From the perspective of tuberculosis as a serious global public health problem, the immediate consequence of the COVID- 19 pandemic was a reduction in the number of new cases reported. Although the number of reported cases of tuberculosis worldwide increased between 2017 and 2019, there was an 18% reduction (from 7.1 million to 5.8 million) between 2019 and 2020, Brazil being among the countries that made the greatest contribution to creating that scenario(3). Concomitantly, there was an increase in the global, regional, and national rates of tuberculosis-related mortality, reversing years of progress in reducing the number of deaths from the disease(3).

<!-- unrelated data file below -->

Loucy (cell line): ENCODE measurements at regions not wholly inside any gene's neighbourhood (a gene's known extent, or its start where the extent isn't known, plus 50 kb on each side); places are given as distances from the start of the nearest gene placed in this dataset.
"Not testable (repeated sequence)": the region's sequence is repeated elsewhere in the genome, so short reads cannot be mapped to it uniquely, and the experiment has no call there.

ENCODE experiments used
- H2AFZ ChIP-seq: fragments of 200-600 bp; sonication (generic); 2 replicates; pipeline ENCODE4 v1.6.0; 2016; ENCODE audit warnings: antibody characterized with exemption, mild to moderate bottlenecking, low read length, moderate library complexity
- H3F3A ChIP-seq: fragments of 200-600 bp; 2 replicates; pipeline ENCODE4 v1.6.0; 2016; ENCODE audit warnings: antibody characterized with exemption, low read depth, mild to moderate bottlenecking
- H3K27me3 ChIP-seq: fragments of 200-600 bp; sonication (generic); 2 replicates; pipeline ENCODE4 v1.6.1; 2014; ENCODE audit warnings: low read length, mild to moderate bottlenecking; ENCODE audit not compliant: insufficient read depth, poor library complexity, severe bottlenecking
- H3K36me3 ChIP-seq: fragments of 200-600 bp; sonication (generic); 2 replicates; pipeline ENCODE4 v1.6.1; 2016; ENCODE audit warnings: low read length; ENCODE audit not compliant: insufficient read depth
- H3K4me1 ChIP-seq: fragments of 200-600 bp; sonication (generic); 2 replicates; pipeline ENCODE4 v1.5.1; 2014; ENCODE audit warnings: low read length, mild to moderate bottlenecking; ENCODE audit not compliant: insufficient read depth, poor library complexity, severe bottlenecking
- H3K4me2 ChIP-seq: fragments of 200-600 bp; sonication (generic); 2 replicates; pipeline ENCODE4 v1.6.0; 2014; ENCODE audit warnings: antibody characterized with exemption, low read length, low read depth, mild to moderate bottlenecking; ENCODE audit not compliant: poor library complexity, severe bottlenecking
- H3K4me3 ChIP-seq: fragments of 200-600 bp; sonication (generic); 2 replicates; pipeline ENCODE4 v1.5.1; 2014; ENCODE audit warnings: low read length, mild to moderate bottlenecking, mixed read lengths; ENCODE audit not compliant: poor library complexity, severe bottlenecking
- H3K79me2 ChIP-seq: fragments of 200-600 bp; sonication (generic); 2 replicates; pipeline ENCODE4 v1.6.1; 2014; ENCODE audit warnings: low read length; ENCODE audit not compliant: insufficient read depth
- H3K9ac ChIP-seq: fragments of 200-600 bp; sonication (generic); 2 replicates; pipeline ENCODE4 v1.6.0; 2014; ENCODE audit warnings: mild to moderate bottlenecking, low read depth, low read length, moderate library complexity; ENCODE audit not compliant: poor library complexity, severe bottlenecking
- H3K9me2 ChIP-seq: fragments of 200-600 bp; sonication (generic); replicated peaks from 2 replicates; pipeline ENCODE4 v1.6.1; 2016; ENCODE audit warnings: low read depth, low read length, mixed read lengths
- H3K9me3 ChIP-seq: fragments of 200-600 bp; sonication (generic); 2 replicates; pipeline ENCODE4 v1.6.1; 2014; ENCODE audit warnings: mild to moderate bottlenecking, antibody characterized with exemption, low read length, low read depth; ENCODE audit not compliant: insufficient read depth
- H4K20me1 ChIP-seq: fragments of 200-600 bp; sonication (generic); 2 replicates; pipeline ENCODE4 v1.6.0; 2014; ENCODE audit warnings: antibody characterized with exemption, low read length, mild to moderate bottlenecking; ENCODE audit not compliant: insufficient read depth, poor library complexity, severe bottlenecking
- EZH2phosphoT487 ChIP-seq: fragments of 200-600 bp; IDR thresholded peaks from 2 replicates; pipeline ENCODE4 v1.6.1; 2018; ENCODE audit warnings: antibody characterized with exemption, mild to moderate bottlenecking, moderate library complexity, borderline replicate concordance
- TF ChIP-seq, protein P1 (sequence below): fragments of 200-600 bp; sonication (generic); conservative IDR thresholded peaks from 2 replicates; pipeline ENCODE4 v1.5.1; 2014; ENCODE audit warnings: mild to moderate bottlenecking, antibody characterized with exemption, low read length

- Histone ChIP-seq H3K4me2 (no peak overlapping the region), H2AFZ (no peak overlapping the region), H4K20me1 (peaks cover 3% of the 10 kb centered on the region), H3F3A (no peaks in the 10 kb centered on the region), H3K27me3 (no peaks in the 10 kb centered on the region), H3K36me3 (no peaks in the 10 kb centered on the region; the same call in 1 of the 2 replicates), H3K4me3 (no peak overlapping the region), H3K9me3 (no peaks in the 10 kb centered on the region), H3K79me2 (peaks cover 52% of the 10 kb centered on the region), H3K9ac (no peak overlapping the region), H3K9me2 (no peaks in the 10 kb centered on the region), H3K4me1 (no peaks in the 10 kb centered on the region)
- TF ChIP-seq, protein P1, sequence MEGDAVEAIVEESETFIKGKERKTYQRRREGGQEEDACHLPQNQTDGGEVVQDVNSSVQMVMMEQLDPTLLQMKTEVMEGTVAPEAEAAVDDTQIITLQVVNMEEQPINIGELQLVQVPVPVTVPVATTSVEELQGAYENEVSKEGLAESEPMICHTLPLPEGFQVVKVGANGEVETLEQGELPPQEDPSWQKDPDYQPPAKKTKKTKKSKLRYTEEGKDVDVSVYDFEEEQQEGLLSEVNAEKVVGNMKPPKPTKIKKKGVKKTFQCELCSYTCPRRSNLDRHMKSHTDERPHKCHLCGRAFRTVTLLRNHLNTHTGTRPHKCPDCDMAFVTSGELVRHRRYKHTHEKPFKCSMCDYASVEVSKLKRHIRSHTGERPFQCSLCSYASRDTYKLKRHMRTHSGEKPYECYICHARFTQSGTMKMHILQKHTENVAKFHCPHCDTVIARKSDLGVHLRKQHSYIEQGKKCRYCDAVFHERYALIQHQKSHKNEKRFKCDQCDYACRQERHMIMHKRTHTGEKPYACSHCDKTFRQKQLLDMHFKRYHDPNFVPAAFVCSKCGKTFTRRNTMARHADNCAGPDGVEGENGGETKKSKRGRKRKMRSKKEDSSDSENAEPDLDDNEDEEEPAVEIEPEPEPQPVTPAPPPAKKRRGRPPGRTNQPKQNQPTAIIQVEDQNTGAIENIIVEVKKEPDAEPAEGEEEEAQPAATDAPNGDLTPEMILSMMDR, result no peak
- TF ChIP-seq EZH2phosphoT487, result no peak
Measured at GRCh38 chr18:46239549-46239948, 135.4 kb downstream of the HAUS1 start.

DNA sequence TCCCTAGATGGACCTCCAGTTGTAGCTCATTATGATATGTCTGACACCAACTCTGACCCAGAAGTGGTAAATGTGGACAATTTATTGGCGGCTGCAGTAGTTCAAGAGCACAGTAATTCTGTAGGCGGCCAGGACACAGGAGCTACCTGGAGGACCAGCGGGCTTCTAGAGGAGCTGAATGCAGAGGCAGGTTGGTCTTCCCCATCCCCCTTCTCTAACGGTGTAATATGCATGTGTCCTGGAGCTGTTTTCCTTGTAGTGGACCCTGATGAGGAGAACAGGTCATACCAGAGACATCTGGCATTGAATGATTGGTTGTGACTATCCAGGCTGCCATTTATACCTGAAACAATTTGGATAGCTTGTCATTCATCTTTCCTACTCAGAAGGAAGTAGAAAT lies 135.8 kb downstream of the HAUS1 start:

At the level of the individual, the most relevant aspect is the possibility of greater severity and mortality in patients coinfected with severe acute respiratory syndrome coronavirus 2 (SARS-CoV-2) and Mycobacterium tuberculosis(1,6,7). The meta-analyses and systematic reviews conducted by Sarkar et al.(1) and Aggarwal et al.(7) showed an approximately two-fold greater risk of mortality in patients coinfected with M. tuberculosis and SARS-CoV-2 than in those infected with SARS-CoV-2 alone. That increased risk is similar to that reported for other comorbidities known to negatively affect the prognosis of patients with COVID-19, such as diabetes, hypertension, and cardiovascular disease(7). However, in another systematic review and meta-analysis, Gao et al.(6) found no statistically significant difference in mortality between COVID-19 patients who were coinfected with M. tuberculosis and those who were not. The situations that could worsen the outcome of such coinfection include advanced age, male gender, advanced manifestations of tuberculosis, infection with a multidrug-resistant strain of M. tuberculosis, and the use of invasive ventilation in the course of COVID-19 treatment(8,9).